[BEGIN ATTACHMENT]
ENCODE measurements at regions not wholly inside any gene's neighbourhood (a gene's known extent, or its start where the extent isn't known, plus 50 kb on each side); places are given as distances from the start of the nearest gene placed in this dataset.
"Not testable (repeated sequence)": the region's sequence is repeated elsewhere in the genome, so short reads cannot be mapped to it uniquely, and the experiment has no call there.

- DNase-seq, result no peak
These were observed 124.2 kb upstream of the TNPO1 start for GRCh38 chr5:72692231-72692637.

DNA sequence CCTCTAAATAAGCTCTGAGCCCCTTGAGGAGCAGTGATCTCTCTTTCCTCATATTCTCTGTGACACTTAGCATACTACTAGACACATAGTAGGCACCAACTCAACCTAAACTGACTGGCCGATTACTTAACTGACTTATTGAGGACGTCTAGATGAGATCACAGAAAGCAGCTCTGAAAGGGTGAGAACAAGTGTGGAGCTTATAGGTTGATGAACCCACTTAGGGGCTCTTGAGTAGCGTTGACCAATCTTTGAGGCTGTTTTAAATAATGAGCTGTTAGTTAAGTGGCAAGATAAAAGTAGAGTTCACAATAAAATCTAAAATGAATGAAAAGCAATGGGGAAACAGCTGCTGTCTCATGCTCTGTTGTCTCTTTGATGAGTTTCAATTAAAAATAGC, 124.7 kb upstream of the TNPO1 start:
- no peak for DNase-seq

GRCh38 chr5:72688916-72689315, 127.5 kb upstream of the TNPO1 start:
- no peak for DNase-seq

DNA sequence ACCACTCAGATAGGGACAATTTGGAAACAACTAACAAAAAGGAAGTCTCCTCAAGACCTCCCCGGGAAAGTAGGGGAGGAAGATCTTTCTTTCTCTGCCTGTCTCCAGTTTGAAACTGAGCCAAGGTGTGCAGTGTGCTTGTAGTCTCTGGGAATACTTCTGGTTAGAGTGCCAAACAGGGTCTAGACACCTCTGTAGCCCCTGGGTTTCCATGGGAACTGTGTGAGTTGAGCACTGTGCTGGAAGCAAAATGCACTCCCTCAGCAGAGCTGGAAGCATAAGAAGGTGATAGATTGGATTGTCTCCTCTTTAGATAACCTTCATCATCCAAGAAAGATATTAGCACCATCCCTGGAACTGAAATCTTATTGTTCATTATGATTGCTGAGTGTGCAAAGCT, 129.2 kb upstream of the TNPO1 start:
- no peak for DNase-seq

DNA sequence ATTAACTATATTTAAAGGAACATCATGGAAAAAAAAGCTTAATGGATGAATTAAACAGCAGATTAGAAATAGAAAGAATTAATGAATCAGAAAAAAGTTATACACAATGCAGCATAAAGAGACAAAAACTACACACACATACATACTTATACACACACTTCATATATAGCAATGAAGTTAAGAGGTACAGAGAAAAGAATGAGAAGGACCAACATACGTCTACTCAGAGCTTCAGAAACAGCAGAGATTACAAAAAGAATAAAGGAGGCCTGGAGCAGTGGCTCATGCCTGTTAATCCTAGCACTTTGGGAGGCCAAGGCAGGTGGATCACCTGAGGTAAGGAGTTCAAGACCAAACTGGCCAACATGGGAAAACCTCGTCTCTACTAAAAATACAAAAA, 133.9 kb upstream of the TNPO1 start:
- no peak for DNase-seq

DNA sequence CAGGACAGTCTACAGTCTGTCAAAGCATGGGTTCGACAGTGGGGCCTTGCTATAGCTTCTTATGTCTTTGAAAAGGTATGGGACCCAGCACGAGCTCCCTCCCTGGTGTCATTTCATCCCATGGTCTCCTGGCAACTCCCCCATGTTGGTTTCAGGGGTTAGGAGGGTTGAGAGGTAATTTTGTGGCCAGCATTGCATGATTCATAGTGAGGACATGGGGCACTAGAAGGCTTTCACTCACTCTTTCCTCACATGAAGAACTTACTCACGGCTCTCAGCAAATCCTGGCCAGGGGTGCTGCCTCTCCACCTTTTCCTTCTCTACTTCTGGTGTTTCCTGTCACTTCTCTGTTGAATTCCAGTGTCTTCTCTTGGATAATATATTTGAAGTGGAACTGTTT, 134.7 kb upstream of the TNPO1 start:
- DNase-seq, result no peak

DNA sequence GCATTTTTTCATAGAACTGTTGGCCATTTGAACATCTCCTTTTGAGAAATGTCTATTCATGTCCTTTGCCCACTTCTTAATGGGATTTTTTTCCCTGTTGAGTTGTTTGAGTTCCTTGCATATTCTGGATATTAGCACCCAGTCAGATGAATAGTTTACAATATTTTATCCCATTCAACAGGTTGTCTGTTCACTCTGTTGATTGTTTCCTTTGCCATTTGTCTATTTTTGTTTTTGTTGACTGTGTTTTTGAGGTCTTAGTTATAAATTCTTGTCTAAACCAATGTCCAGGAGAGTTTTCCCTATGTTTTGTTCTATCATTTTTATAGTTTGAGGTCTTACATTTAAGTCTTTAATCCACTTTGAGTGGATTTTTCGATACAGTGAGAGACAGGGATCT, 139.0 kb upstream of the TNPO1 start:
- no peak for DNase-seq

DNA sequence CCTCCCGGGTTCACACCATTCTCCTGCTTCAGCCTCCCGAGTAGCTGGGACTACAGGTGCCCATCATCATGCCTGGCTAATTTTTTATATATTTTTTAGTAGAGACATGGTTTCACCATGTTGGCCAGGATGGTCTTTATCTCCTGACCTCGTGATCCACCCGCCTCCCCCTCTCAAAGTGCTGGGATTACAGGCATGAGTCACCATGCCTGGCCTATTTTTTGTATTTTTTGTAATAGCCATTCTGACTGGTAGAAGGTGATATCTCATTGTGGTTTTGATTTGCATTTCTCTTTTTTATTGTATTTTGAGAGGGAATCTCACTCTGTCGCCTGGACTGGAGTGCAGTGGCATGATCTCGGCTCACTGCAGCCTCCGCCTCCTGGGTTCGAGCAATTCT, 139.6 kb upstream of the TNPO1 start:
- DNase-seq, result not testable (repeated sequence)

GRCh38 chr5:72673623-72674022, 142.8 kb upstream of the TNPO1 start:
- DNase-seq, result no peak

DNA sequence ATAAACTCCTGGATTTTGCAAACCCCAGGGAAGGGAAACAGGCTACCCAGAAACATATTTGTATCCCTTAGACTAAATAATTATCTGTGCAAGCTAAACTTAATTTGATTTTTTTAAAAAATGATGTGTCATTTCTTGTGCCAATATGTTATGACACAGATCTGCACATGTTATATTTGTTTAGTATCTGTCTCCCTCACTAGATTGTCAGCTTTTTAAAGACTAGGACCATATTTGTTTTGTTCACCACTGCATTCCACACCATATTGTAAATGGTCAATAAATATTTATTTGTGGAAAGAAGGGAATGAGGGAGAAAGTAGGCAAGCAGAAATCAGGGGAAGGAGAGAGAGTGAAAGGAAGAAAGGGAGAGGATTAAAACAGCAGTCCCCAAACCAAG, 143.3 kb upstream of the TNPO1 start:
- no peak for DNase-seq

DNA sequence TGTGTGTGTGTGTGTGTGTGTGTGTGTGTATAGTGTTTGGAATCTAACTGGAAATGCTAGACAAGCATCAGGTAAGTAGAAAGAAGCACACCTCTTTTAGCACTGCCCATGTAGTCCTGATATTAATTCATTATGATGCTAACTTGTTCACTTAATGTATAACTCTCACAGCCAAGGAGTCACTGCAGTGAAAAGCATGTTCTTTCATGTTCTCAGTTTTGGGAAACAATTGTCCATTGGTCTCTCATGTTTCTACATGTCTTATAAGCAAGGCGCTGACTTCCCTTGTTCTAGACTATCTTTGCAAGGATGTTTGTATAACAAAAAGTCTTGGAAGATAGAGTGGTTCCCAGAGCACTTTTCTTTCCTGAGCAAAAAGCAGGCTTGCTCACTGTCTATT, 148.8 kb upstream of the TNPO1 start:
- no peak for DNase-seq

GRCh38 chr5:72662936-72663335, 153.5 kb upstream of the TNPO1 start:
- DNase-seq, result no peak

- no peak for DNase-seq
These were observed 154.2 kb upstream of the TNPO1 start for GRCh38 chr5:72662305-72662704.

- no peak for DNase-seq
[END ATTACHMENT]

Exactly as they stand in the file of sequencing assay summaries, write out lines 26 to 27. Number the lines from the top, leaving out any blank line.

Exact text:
- DNase-seq, result no peak

- no peak for DNase-seq